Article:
As we have seen on the recent thread by Richard Tol, considerable uncertainty remains about this aspect as well. Especially the claim that 'costs of averting climate change are comparatively small' is wrong, for two reasons. One, we cannot avert climate change (assuming the authors mean anthropogenic climate change) because we are committed to it through past emissions. This means adaptation is imperative (and maybe remediation as well, i.e. geoengineering). Second, the costs of mitigation are not likely to be small. But then the article carries on and it arrives at sound conclusion (I think):
Insuring against catastrophePlenty of uncertainty remains; but that argues for, not against, action. If it were known that global warming would be limited to 2°C, the world might decide to live with that. But the range of possible outcomes is huge, with catastrophe one possibility, and the costs of averting climate change are comparatively small. Just as a householder pays a small premium to protect himself against disaster, the world should do the same.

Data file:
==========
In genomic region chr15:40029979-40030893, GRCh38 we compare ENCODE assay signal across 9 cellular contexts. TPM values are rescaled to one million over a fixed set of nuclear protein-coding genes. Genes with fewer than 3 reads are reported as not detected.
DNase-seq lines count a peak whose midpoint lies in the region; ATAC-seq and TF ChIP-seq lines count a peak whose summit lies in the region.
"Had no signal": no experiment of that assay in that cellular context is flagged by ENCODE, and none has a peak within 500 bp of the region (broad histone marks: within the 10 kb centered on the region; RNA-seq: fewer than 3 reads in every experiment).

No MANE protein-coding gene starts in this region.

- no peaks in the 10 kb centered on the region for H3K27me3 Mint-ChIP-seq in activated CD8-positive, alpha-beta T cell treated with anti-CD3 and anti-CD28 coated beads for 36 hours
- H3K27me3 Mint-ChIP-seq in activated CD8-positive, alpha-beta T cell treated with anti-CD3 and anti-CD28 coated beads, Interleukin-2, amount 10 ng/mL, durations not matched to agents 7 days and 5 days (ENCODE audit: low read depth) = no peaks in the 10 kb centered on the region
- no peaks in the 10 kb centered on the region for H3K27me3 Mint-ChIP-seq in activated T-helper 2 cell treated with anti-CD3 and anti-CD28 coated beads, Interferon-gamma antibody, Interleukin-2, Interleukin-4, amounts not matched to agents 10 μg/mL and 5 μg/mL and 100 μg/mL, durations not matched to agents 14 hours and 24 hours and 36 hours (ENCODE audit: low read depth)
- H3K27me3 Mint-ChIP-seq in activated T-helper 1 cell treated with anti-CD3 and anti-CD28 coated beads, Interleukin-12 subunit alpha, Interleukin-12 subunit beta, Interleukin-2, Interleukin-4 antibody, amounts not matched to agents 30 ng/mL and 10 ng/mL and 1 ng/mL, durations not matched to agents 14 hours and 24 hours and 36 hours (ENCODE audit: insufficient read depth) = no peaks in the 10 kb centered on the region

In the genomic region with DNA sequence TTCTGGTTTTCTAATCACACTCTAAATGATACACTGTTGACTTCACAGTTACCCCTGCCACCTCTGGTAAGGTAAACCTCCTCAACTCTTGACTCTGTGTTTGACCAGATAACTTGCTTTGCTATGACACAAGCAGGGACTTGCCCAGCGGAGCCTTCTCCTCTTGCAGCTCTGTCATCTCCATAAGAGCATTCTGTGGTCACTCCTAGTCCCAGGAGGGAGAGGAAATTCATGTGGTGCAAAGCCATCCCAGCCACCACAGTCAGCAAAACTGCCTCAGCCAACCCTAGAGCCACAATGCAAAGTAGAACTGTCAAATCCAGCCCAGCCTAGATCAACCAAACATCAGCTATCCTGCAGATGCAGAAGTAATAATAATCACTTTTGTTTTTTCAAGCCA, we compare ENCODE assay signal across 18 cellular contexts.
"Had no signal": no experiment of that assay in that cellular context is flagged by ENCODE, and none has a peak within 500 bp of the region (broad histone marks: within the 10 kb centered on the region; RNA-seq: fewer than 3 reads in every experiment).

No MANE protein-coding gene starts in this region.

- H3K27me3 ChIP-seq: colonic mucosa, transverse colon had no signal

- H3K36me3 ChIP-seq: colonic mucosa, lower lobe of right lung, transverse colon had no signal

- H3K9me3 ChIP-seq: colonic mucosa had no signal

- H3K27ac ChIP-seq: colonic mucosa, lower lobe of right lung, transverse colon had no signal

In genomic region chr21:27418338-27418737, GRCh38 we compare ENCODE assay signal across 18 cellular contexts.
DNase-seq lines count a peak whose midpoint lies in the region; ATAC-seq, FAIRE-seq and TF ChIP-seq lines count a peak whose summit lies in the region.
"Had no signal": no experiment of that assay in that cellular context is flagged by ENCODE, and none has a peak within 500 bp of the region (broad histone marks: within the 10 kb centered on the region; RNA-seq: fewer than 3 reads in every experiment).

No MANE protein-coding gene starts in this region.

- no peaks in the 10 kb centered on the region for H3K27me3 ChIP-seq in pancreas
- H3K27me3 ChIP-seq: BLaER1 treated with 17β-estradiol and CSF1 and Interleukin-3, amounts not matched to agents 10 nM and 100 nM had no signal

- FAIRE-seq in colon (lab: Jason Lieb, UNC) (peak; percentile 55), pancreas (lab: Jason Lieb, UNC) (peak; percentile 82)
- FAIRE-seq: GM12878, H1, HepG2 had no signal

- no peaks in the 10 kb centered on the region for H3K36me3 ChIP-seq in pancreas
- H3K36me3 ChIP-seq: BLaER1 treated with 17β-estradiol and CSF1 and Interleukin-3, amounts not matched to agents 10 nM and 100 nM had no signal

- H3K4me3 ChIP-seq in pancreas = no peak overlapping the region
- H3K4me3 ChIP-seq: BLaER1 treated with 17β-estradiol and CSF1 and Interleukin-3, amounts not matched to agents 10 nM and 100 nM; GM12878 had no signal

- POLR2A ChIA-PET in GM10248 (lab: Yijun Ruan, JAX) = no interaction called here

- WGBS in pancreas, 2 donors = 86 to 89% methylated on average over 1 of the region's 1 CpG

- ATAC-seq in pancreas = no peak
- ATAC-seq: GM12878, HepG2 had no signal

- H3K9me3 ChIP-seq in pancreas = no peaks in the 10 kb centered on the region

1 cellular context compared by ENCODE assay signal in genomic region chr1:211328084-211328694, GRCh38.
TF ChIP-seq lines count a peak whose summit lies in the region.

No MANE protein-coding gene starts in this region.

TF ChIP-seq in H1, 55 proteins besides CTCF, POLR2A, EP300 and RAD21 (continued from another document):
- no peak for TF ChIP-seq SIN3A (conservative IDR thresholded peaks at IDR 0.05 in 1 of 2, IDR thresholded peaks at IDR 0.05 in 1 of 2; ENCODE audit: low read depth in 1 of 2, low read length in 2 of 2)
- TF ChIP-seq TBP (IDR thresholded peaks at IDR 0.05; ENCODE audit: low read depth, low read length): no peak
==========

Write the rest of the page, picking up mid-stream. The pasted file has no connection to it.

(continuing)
This newspaper sees no reason to alter its views on that. Where there is plainly an urgent need for change is the way in which governments use science to make their case. The IPCC has suffered from the perception that it is a tool of politicians. The greater the distance that can be created between it and them, the better. And rather than feeding voters infantile advertisements peddling childish certainties, politicians should treat voters like grown-ups. With climate change you do not need to invent things; the truth, even with all those uncertainties and caveats, is scary enough.This captures an important insight. In order to re-establish trust in scientific assessments about climate change, these should be freed from inter-governmental interference and diplomacy.